Tuesday, March 29, 2011

Concerns in Christianity

Sometime the churches having the greatest ministry impact are the churches that are relatively young. Now I am not talking about the age of the people, but the age of the church. New churches are able to be on the cutting edge of current trends in the church because they do not have any sacred cows or holy traditions to break through. Church planters are able to start their church however they see best for their particular community and culture.

Sometimes as a minister with an established church I am a little jealous of that ability. In an established church often times you have long held traditions that may hold you back from doing something new. While these traditions are not scriptural or unscriptural, many times they hold you back from being able to reach a new or different generation/culture for Christ. To move forward you have to spend time working through and over coming them.

Many new churches tend to be a little on the edgy side opposed to their counter parts; the established church. Sometimes they will bring in many cultural aspects to their services. Most of the time I am all for this. For some reason many churches believe that walking into a church should be like walking into a time warp and going back to the 1950’s. Now they may not say it, but the look of their building, the style of their worship, and clothes they wear certainly express it. Maybe you can see why at times I may be jealous.
I think being edgy is good. I think being radicle is good. I think using technology to the best of your abilities is good. I think looking like society and the culture your are planted in is good, as long as it is not the sinful parts of society and culture. Having said all of that, I do believe there are some places you should stop.

There is a new church that I admire greatly. I think God is doing some amazing things through their church, especially in a tough and sinful community. I also understand what is driving them to do what they are doing. But I still have an issue with what they are doing. I have waited about three weeks to comment on this … I wanted to hear the sermon that kicked off the series before I did. I have, and now I am commenting.

The church is planted in a very tough and sinful community. People go to their community to run away. Since moving to the city, the lead pastor has heard the phrase … “(Insert name/noun here) just does not give a damn!” Because of hearing that phrase so much, the church decided to do a sermon series titled “God Gives a Damn!” Not only have they used the phrase for their series, but they have also purchased billboards throughout town and are selling/giving out t-shirts.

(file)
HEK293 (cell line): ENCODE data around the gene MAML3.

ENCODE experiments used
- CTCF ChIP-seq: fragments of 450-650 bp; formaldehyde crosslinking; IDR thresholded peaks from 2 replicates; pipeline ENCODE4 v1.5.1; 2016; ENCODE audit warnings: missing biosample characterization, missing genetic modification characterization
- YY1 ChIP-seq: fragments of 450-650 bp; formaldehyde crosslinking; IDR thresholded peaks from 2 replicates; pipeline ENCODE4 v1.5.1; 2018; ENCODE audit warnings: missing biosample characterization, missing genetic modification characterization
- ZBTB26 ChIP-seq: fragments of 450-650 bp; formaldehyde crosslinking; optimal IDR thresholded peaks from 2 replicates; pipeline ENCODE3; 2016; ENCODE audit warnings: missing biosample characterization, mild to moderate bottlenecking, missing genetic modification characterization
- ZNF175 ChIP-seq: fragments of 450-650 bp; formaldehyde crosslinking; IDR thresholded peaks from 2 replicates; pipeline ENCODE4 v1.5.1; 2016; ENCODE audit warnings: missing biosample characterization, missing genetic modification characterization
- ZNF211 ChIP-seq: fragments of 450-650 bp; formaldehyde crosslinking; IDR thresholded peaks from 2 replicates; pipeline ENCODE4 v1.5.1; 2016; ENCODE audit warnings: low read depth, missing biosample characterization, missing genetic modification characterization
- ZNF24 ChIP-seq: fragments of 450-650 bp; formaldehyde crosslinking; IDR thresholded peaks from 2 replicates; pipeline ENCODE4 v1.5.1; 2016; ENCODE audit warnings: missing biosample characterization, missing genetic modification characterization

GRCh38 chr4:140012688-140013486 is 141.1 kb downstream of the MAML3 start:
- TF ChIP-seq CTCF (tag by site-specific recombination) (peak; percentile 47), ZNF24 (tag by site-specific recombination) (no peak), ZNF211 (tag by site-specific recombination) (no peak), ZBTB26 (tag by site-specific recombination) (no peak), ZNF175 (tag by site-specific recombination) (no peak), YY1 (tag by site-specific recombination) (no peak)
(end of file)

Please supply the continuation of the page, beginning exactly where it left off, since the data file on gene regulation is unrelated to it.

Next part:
Here is my dilemma.  How far are we willing to go to spark peoples interest. Using the vernacular of the people is good, but at the same time, as Christians we are supposed to be “set apart” from the world. Could the same message be communicated without using the word “damn.” I would imagine so. I know this phrase will really catch peoples eyes, but does this cross over from not being set apart. Or am I just one of a few that thinks that word is still a four letter word that Christians should not use.

I try to hold judgment when I see things that new churches are doing. For me it may be out of the box. But then again, they are reaching people for Christ that most of the time I am not. That is to be admired. I still do not know where I stand on this particular sermon series title. I know I still feel uneasy when I hear it. What do you think? Is this something you would do in your church or encourage in your church? I know myself and my church is not ready for this … yet ... if ever.

P.S. by the way, the minister sounded a little funny the three or four times he said it during his message. Maybe he even thinks it a little uncomfortable himself?


Anonymous said...

Are you willing to send the link for the sermon...

Michael Dawson said...

I am sending an email with further info.

cfoxes33 said...

I agree that this is a four letter word that used in that way, doesn't seem right. As a parent trying very hard to pray over my children's speech, how do you tell a teenager that you shouldn't say it, if they hear it in church?